What Is a Lien Release?
A lien is a determination of interest that secures the financial investment of one entity in the property of another. Automobile financing agencies and mortgage brokers hold the majority of liens in the United States. Once the loan is paid, the lender issues a lien release, indicating that they no longer have any financial interest in the item or the property.
A lien release provides the owner or the lender with the assurance that no other parties have a financial stake in the property. If you financed a new car through a lender, after you make the final payment, the lender will review your account and send you a lien release. This document states that you have paid your loan in full. In addition, the lender will send an automobile lien release to the state titling agency and you will receive a new title with the previous lien-holder’s name removed.
The lender should release a lien within 30 days of your final payment, but if you don’t receive a document to that effect, contact the lender and request one. If you hired a contractor to build a new house, your bank can assist you in obtaining lien releases before making the final payment to the contractor. In this case, the bank will obtain signed releases from all subcontractors before releasing the funds to the contractor and rolling the construction loan into a home mortgage. If you are paying your contractor with your own money, request all lien releases before you make the final payment.
Not all lien releases relate to the purchase of property. A mechanic’s lien is a recorded document that binds the title of real estate and, until the lien is released, the owner may not sell the property with a clear title. A mechanic’s lien may quietly cloud a title for years, unknown to the property owner. If a contractor, subcontractor or any other person provides a service on a property and does not receive payment, the person may file a mechanic’s lien against the property. A Quiet Title lawsuit, brought by the seller, may release the lien, or the owner may pay the debt and obtain a release (see Resources below).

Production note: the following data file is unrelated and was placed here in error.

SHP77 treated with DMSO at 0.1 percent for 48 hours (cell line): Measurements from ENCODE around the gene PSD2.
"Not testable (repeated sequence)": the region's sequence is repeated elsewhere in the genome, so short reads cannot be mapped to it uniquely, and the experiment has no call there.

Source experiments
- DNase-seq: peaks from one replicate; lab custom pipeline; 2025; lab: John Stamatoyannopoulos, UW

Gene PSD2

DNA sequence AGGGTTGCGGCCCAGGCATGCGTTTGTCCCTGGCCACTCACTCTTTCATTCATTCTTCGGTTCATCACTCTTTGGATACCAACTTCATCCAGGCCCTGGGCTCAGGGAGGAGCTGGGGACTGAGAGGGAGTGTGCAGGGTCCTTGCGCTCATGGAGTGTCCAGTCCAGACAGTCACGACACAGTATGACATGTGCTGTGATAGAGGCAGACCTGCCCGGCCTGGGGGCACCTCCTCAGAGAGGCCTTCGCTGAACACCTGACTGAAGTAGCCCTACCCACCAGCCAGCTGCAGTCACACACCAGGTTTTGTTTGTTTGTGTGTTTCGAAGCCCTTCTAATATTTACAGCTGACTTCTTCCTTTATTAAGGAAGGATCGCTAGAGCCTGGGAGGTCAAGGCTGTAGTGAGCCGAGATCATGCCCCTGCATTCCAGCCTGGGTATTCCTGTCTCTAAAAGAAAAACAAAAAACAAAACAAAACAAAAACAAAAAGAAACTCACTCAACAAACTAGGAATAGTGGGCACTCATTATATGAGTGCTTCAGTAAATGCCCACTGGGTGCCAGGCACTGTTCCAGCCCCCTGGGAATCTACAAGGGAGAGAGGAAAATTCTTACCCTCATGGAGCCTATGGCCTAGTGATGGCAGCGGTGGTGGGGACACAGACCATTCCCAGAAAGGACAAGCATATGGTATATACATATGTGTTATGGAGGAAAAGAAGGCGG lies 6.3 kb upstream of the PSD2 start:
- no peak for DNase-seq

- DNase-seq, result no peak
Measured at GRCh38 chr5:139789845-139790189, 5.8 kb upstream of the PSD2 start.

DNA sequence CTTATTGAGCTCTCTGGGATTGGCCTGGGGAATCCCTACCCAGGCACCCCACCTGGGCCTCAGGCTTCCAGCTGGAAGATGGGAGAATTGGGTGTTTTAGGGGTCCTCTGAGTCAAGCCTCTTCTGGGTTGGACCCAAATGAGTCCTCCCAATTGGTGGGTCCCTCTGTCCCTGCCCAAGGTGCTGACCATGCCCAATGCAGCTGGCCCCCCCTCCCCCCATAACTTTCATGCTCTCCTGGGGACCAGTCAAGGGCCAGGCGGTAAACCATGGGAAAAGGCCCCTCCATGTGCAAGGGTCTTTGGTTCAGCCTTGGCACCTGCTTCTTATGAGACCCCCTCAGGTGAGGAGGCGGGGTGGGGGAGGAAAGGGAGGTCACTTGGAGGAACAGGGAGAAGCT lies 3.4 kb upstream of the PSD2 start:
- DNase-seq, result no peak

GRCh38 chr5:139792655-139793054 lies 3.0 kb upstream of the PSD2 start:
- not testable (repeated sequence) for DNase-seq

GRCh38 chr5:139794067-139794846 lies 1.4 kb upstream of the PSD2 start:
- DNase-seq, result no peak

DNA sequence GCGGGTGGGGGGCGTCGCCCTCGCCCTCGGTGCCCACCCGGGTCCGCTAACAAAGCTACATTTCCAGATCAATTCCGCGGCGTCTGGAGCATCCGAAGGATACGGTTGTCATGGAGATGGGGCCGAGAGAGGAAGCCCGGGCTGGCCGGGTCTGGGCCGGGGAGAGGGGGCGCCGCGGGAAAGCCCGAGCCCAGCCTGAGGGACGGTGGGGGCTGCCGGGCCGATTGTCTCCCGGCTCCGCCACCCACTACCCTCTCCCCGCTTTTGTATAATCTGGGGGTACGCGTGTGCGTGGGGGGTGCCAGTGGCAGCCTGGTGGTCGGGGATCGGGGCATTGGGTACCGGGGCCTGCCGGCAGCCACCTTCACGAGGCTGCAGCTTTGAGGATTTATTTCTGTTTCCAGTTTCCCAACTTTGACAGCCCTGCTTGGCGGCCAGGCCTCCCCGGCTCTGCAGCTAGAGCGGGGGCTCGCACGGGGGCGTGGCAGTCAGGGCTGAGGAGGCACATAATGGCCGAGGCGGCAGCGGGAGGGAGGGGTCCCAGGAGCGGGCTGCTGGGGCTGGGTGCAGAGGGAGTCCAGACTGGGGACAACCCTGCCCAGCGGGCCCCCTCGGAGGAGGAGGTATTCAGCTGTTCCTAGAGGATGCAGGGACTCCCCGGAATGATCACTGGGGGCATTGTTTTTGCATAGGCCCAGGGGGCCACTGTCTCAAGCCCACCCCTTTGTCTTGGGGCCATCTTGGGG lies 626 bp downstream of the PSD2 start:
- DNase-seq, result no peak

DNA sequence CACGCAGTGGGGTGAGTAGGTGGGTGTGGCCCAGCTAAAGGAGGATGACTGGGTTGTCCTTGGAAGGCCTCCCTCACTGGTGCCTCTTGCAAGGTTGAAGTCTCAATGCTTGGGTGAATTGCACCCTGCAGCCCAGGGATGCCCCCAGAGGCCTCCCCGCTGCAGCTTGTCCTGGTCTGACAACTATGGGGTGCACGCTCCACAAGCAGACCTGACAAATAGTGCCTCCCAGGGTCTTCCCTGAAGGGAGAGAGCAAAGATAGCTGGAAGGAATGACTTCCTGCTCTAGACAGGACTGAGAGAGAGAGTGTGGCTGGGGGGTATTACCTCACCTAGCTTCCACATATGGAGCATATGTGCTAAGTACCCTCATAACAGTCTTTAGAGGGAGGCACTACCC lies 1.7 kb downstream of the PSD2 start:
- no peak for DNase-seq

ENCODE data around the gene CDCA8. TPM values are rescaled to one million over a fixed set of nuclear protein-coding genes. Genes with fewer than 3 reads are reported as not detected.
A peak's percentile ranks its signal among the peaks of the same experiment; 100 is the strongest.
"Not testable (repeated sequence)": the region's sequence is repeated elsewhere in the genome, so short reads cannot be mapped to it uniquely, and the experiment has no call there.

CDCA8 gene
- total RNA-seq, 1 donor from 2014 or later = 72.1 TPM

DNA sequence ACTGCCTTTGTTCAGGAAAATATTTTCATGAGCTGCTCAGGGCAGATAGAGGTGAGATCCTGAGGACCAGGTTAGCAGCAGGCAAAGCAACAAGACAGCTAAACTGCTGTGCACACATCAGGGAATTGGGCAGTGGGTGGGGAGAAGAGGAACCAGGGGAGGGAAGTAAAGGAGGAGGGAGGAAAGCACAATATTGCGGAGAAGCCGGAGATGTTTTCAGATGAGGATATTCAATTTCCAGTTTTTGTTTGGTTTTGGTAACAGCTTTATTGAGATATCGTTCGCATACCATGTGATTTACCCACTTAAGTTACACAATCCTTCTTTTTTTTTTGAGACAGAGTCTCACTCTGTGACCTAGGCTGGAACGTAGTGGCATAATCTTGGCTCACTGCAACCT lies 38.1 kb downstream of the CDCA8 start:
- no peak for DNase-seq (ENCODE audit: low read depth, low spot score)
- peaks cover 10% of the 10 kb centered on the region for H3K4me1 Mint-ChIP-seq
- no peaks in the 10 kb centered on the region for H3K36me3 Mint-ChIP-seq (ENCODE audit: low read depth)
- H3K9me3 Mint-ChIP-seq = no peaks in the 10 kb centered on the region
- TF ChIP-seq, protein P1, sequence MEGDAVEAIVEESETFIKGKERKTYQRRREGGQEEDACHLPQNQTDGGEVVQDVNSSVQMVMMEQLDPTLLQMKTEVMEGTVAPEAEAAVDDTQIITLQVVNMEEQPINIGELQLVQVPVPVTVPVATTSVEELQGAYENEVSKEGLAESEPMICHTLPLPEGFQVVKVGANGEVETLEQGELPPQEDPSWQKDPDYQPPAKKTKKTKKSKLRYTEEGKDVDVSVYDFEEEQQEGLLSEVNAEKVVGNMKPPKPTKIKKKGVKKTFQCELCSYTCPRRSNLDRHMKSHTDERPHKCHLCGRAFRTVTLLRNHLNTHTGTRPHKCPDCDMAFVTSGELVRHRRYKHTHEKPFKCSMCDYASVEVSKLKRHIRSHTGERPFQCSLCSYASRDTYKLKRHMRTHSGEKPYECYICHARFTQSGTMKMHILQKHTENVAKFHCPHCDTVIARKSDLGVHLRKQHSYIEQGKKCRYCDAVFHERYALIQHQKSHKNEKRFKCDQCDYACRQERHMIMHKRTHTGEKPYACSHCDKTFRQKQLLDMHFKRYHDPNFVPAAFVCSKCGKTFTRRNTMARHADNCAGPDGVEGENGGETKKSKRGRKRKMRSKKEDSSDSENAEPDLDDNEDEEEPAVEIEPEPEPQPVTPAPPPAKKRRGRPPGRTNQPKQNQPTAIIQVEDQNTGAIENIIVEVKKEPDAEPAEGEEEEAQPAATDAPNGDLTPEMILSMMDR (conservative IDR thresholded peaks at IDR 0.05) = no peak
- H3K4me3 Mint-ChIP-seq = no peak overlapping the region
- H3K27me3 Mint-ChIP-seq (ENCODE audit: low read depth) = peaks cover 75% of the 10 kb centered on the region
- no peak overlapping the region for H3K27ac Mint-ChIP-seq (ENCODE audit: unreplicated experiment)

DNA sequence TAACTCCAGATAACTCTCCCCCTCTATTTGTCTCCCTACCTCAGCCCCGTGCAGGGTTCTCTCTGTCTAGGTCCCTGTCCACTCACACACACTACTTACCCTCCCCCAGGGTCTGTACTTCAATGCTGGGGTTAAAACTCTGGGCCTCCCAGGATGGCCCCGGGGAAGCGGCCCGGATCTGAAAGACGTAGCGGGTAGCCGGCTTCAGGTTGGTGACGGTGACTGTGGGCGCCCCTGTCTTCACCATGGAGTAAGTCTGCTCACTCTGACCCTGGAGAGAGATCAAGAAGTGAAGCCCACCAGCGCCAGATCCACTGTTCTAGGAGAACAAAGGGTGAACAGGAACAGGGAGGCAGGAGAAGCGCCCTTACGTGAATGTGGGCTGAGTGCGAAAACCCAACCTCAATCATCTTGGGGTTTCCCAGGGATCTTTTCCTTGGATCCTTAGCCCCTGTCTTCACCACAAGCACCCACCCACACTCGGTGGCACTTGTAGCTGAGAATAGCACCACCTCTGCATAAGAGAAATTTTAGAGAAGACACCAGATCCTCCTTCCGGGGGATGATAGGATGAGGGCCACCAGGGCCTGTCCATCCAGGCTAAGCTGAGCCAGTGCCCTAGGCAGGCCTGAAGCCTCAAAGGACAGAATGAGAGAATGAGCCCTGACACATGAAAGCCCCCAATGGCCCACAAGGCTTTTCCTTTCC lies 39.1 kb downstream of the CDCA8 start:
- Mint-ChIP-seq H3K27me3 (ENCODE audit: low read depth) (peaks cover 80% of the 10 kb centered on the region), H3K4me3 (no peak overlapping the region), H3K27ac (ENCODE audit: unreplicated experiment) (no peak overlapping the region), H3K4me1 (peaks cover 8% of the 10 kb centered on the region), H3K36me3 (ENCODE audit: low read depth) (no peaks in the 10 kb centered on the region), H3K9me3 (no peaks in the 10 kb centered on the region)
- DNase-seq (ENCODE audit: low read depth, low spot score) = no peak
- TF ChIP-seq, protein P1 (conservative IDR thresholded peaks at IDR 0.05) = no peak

State titling agencies and county Register of Deeds offices identify and enforce liens against vehicles and real estate, respectively. However, liens may also come into play during the commission of a contract between two or more parties. If you sell a tractor to your neighbor, on contract, in return for payments and your neighbor defaults, your signed contract serves as a lien, allowing you to file a lawsuit and receive a court judgment for the amount due or the return of the tractor. Release a personal lien by issuing a receipt to the purchaser, stating that the amount owed is paid in full.
Use a general lien release form, which you can get from an attorney or online (see Resources below), when you need to ensure that a former creditor has relinquished all interest in your property. This is an important process when you sell a vehicle for which you still owe money. Contact the financing company and ask how they would like you to proceed with the sale. If the lender is located in another state, you may often use a local bank to oversee the exchange of the money and the payment of your existing loan.